Workshop no. 2 continued with a lecture by Aleksandr Popov about the formation and evidence of customary international law, an important aspect of our global advocacy programme claiming that the right to peace has crystallized into customary international law.
Workshop no. 2 concluded with a lecture by Niloufar Omidi about the right to peace and a lively discussion about its possible implementation and position in contemporary international law and global order.
14 August 2021
Youth Ambassadors for the Right to Peace took the first workshop to learn more about the world of diplomacy and the international treaty making process. Workshop no. 1 has launched with a lecture from Jelena-Pia Comella, former Deputy Permanent Representative of Andorra to the United Nations and Managing Coordinator at GAAMAC Support Office. Youth Ambassadors for the Right to Peace learned about her experience in international treaty making process and negotiations of the Rome Statute of the International Criminal Court.
Workshop no. 1 continued with a lecture from Marc Finaud about diplomacy and international organizations in Geneva. Youth Ambassadors for the Right to Peace explored in a lively discussion the flaws of the present system of enforcement and the dilemma of power politics in international law.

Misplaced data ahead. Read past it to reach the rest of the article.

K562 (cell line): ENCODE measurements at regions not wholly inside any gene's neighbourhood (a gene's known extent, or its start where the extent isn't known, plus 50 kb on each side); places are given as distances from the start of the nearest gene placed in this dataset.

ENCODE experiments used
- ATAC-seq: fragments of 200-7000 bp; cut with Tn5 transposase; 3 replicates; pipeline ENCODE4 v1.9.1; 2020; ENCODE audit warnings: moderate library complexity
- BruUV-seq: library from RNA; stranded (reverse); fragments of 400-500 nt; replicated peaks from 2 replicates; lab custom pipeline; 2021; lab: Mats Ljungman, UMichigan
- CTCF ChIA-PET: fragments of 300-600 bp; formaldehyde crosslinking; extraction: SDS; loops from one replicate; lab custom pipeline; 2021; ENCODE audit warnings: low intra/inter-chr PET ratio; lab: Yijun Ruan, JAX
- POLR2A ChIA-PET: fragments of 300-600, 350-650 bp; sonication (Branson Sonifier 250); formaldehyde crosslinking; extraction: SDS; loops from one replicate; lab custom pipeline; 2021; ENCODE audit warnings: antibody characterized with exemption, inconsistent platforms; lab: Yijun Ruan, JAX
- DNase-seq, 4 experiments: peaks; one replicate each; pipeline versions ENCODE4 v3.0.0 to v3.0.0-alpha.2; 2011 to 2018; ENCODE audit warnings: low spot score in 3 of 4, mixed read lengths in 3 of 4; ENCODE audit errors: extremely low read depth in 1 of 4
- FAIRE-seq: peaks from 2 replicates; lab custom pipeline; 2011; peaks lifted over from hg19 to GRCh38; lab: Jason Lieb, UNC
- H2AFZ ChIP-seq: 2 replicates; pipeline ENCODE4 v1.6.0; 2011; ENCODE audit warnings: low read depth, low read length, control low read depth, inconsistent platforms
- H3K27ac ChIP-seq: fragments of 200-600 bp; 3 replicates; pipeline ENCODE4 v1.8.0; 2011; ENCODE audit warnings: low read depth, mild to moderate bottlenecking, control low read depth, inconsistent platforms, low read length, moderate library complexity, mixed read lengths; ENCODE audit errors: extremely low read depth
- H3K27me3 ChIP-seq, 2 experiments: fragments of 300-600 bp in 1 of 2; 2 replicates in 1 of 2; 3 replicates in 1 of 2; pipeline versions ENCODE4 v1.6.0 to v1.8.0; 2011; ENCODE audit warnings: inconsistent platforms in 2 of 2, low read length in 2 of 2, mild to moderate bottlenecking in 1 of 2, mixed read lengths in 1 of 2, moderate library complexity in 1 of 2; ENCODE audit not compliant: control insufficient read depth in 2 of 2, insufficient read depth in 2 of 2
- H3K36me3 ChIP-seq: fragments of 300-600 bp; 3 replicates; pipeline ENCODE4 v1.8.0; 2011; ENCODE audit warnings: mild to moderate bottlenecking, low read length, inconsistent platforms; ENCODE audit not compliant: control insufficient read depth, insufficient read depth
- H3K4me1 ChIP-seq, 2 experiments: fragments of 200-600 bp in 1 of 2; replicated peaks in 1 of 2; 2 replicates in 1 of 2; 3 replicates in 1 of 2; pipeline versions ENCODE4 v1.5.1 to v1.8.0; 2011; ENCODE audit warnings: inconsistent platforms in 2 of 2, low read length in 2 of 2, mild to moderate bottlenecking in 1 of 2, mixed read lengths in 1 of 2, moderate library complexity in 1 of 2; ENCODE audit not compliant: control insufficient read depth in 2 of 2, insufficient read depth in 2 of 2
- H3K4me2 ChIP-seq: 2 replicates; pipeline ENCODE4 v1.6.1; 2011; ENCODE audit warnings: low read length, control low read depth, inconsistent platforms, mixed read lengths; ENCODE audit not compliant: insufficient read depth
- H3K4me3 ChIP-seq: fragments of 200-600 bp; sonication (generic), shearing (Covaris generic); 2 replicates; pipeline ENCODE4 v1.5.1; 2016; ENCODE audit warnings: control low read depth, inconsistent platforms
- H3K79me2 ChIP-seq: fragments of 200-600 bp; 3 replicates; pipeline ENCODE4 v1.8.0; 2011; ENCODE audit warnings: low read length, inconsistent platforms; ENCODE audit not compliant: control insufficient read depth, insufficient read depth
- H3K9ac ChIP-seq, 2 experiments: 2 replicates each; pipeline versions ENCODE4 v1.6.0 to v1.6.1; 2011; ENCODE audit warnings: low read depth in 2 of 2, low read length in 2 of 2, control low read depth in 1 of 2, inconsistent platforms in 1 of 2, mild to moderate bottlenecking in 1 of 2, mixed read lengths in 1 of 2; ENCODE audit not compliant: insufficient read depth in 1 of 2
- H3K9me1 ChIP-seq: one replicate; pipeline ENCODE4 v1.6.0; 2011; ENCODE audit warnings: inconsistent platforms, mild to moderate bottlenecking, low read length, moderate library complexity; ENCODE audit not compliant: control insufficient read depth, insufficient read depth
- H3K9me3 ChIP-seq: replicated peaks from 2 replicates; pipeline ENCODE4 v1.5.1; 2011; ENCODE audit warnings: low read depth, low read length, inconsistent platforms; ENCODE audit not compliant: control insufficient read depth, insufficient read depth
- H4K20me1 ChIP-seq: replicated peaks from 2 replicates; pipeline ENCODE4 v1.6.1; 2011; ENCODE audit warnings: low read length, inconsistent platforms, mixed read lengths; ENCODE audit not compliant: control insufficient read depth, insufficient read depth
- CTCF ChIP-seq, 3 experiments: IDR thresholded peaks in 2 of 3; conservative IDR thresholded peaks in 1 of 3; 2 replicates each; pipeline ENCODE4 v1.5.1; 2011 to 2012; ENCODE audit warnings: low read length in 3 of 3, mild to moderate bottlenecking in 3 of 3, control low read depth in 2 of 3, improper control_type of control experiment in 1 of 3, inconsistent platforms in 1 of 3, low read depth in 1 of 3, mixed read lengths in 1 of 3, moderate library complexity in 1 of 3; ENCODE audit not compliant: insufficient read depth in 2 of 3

Workshop no. 1 concluded with a lecture by Angel Horna, diplomat from Peru and former delegate to the United Nations, about the UNGA and UNSC. Youth Ambassadors for the Right to Peace received a first-hand insider perspective on the work of the key organs of the United Nations.
3 August 2021
The application process resulted in more than 100 applications out of which candidates were selected to represent as Youth Ambassadors for the Right to Peace the following States:
Afghanistan, Albania, Argentina, Belarus, Bosnia and Herzegovina, Brazil, Cameroon, Canada, Ethiopia, Fiji, Ghana, Greece, India, Ireland, Kenya, Lebanon, Liberia, Mexico, Montenegro, Nigeria, Palestinian Territories, Peru, Slovakia, Somalia, South Africa, Spain, Ukraine, United States of America, Uzbekistan, Zimbabwe
Candidates from non-represented States are encouraged to apply! In the following weeks of August, the Youth Ambassadors for the Right to Peace will take several workshops where patrons and other speakers give lectures about the international law, diplomacy and international advocacy.